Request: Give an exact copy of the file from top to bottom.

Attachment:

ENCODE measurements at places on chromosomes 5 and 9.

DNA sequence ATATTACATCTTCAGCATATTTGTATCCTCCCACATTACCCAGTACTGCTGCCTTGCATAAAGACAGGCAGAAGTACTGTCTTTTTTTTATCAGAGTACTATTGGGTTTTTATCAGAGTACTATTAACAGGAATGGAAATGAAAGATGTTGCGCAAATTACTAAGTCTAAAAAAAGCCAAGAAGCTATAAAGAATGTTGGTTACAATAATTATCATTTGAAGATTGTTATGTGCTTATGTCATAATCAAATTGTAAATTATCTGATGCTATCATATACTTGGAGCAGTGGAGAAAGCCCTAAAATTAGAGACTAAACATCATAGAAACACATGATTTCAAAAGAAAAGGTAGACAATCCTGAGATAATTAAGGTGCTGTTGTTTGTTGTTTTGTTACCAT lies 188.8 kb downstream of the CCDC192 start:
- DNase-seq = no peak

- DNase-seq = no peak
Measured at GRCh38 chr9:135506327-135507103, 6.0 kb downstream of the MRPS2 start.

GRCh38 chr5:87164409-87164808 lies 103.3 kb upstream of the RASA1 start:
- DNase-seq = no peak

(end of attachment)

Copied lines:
ENCODE measurements at places on chromosomes 5 and 9.

DNA sequence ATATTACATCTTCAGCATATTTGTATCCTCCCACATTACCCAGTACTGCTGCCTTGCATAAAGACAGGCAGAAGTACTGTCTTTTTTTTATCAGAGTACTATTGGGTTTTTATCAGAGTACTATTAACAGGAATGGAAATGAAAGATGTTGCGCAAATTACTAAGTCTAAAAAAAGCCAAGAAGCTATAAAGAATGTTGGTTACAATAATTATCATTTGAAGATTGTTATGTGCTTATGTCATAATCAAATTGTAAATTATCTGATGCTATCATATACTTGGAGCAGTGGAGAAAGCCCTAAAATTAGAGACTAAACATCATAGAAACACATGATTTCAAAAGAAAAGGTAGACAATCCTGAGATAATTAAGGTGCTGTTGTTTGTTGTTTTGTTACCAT lies 188.8 kb downstream of the CCDC192 start:
- DNase-seq = no peak

- DNase-seq = no peak
Measured at GRCh38 chr9:135506327-135507103, 6.0 kb downstream of the MRPS2 start.

GRCh38 chr5:87164409-87164808 lies 103.3 kb upstream of the RASA1 start:
- DNase-seq = no peak